Compare These NSAIDS: Ibuprofen, Acetaminophen and Naproxen
The over-the-counter pain relief aisle can be a little daunting, especially if you aren’t sure which one is best for your ailment. There are extra strength, liquid gels, day time, night time, and enough options to make that current headache worse. Ibuprofen and naproxen are all part of the same class of medications, known as NSAIDS (non-steroidal anti-inflammatory drugs). These medications are generally safe as long as they’re taken as directed. This class of medications are often used to reduce common pain like headaches, cramps, fevers and swelling.
As one of the better known NSAIDS, ibuprofen, brands such as Advil or Motrin, may be used for the treatment of inflammation, moderate pain and fever. It may also be used to help treat menstrual cramps and various forms of arthritis. The recommended dose is 200mg or 400mg every four to six hours. However, for arthritis you may need to treat with a slightly higher dose of 300mg to 800mg three or four times daily. If pain persists for more than three days, speak with your physician.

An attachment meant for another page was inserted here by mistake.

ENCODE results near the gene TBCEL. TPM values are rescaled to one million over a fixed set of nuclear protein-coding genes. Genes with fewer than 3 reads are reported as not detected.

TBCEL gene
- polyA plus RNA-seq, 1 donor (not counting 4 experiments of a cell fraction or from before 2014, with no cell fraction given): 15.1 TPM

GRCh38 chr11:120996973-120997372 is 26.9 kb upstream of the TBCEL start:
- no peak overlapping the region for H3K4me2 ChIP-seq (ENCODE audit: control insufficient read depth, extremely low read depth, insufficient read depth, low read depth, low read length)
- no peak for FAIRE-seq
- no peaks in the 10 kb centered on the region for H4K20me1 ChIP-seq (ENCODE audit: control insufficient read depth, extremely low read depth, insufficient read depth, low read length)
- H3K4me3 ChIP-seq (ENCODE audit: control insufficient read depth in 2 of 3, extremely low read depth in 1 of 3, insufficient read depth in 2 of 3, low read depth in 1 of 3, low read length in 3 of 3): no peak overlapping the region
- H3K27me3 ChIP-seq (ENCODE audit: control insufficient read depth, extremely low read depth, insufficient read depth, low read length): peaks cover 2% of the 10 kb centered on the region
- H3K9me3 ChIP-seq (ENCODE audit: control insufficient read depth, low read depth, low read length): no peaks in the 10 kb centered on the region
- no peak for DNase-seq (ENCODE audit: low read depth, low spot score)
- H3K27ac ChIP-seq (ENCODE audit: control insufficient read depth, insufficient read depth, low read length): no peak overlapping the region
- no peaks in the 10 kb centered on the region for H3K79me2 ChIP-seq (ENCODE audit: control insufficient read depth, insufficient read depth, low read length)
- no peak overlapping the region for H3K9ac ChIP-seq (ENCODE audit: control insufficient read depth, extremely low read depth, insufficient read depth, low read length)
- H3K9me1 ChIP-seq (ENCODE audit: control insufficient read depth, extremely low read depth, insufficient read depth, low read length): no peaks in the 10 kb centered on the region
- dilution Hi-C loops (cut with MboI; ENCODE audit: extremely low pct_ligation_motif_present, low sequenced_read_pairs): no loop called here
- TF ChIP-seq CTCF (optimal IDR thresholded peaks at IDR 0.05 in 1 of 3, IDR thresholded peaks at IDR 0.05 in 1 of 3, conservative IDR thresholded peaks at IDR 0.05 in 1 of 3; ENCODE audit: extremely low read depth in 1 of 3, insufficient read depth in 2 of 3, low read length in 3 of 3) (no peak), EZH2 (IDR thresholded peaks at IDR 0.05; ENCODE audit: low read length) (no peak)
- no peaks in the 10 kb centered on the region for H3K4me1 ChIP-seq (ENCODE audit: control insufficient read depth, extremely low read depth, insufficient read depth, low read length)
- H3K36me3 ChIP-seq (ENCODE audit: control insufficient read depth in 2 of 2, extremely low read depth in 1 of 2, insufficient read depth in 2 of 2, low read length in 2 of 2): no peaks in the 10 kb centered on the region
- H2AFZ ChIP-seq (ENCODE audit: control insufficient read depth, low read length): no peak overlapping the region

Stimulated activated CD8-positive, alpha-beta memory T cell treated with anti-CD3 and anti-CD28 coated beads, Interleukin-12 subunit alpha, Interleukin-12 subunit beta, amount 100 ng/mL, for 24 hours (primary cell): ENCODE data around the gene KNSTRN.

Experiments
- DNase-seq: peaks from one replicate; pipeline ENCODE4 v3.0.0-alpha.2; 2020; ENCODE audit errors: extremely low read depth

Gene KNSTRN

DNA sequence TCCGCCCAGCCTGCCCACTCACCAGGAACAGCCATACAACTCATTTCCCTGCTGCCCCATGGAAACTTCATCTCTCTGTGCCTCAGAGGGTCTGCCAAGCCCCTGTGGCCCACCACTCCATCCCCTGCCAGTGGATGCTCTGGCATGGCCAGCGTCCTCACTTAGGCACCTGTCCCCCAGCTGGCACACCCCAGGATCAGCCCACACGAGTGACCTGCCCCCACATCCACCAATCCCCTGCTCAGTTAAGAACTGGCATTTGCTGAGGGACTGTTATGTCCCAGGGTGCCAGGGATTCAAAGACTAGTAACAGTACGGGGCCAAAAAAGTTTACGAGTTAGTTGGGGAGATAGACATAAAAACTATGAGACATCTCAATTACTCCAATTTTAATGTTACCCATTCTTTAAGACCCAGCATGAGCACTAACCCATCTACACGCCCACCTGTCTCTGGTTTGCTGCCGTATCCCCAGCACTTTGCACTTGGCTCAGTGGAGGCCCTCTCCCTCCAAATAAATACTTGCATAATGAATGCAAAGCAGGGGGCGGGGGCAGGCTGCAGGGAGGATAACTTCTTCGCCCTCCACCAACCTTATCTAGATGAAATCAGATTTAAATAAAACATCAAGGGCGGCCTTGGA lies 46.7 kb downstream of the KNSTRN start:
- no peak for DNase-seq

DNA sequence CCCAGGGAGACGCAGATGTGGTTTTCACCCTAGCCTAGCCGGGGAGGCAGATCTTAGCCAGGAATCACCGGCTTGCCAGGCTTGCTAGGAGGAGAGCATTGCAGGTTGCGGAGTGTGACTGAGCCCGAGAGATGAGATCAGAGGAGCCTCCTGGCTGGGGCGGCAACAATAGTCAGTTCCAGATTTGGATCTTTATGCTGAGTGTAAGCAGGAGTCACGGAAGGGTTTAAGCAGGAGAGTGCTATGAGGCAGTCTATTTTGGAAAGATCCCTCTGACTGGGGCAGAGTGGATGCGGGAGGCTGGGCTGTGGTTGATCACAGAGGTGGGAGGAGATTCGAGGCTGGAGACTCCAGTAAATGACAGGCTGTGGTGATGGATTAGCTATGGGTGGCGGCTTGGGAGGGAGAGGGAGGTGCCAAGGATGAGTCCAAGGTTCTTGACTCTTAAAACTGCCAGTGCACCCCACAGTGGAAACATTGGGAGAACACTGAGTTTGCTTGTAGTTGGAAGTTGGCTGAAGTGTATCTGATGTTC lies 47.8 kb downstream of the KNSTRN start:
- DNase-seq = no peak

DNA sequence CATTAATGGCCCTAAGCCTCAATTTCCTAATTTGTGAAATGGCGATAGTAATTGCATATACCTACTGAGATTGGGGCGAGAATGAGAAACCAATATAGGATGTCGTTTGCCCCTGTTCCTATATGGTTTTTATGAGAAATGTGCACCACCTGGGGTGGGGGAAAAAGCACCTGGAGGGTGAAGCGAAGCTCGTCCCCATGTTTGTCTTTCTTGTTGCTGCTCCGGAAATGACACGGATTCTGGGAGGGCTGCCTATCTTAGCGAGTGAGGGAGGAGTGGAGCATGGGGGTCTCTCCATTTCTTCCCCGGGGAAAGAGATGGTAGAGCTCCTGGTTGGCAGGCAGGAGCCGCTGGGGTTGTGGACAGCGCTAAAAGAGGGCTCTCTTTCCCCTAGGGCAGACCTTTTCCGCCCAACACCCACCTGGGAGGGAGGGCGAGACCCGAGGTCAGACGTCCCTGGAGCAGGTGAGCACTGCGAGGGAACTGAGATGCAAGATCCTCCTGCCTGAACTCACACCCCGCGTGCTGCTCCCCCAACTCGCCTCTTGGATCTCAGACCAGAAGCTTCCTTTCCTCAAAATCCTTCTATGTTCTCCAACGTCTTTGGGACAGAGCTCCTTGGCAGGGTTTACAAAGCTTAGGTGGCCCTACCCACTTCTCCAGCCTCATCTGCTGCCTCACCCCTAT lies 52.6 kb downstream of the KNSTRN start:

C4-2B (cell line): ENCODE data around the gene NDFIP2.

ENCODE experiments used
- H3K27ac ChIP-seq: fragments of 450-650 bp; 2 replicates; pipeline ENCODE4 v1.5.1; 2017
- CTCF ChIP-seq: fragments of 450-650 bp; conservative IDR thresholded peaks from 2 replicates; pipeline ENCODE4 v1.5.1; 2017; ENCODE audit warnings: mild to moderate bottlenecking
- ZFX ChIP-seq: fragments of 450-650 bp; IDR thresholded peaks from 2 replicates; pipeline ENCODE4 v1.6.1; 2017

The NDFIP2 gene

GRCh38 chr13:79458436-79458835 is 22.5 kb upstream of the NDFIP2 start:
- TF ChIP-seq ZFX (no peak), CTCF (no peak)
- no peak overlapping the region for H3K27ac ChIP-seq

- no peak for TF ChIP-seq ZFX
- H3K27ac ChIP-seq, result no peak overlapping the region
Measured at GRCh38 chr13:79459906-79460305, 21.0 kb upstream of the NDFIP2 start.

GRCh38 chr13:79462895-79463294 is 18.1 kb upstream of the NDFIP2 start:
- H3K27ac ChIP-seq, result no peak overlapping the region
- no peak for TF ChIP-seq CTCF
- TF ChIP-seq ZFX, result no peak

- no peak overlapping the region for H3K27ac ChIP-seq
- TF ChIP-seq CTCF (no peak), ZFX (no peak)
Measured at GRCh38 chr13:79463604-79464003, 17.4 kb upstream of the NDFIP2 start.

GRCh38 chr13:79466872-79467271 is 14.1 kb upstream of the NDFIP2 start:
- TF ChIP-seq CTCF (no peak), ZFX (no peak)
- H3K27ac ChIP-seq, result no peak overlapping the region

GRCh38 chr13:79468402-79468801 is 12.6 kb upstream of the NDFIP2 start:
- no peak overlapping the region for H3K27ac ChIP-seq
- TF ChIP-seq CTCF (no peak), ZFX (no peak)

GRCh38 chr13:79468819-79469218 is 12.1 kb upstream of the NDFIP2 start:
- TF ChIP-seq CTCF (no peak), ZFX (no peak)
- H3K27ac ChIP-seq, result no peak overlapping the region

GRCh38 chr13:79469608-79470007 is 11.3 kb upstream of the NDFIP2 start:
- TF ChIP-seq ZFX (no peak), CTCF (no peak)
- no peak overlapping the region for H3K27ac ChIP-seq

Acetaminophen, brands such as Tylenol, reduces fever through its action on the heat-regulating center of the brain. Specifically, it tells the center to lower the body's temperature when the temperature is elevated. Acetaminophen is also an analgesic, like aspirin, so it's commonly used for headaches and pain. Unless directed by a physician, acetaminophen should not be used for more than 10 days. For adults, the usual dose is 325mg to 650mg every four hours; however, older adults and those with liver disease should check with their physician for appropriate dosing.
The oral dose for children is based on the child’s age and weight. Learn more about proper dosages for children before treating them with acetaminophen.
This drug helps with headaches, joint pain and muscle soreness. It's especially effective as an anti-inflammatory agent for arthritis, sprains, sunburns and other inflammation-based pain. The recommended dose for naproxen, brands such as Aleve, is 250mg every six to eight hours, or two 500mg tablets twice a day. To avoid an upset stomach, naproxen should be taken with food.
Use caution when taking NSAIDS if you currently have heart disease, other cardiac conditions or are prone to stomach ulcers. You should consult with your pharmacist about taking new medications. Confirm information about appropriate dosages, interactions with current medications and which medications should be taken with food. Talk to your physician if over-the-counter medications aren’t working.